Yes. I think it’s interesting. We approached it looking at alternatives originally of ways in which we could monetize our spectrum and Simon, you’ve been follow us for a long time. We’re clearly committed, as I like to say, our bull’s eye is the utility sector. It’s where the spending is to be fair, right? The utility sector is spending over $150 billion a year in capital expenditures. There’s a few sectors that you can look at that have that opportunity to monetize within them. And so as you know, when you look across the other sectors,Â if you added up everything else going on in the private markets, most likely, it doesn’t even equal what we’ve already signed for contracted proceeds and service territory in the 15 states with the 5 utilities that we have now. Ryan, do you want to add.
Yes, Simon, it’s Ryan here. The one thing I’ll add, too, I think the corelationship with that, as we’ve just been continuing to grow the set of use cases that ultimately drive the underpinnings of why utilities push forward with broadband networks in the first place. And we’ve captured now, and I think LCR is a great example of this, a new relatively unique company in the public power space that brings in additional use cases focused on transmission distribution and water management through the lower Colorado River that they’re responsible for. But all of these just add to this Rolodex of value. When the value gets established through these different use cases, and we get a lot of attention from the utilities as we’re working with them through the pipeline as they explore how to use cases ultimately underpin what they need to do most importantly as a utility. A big part of the work that we do in establishing how to build a business case with the utility is rooted in that foundation of use cases. So kind of whether it opens up a brand-new market or not, they’re all valuable in the cumulative because they help a utility understand the full scope of the potential of driving this kind of a transformation on broadband.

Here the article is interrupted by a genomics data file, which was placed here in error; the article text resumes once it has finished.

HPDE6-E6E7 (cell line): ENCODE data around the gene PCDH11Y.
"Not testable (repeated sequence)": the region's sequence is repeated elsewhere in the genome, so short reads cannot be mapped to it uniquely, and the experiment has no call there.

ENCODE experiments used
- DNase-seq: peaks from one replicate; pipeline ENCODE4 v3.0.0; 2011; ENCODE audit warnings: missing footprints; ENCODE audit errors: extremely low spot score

The next question comes fromÂ Walter Piecyk from LightShed.
Walter Paul Piecyk
Rob, I don’t know if Chris is on the call, but can you just kind of remind us and review again what government programs are out there, not necessarily to fund purchases ofÂ or leases of your spectrum but to help these utilities upgrade the grid in order to reach Biden’s goal. Then I’m just curious like how sticky some of that stuff is, if we have a change? I mean, given the long lead time and a lot of the stuff, it may ultimately result in getting into a new administration. How much of that funding falls away? Or maybe what new opportunities what we have is the administration changes in the upcoming election?
Yes. Sure, Walt. Great question. So there are a range of programs. I know we’ve talked a little bit about this. The BIO IIJ has a multitude of programs. The ones that we’re focused on are on one side, the broadband side, middle mile and on the other side, the GRIP programs. And what we’ve seen is that these programs are — they’re over a number of years. So the ones that people just filed for were for the first 2 years. So we will see these programs and this money available again over the next 3 years. We’re excited in that we did participate with a number of utilities in that first phase, that first 2-year tranche. Those programs or those applications and concept papers were given the green light that thumbs up to move forward to the decision-making process. We’ve also seen, and it’s been reported in the press, a number of our customers and potential customers received grants for middle mile deployments. And so as we’ve said in the past, we’re excited because we see these programs as opportunities to accelerate, to stimulate, to move opportunities that may have been further back in our pipeline to move them forward.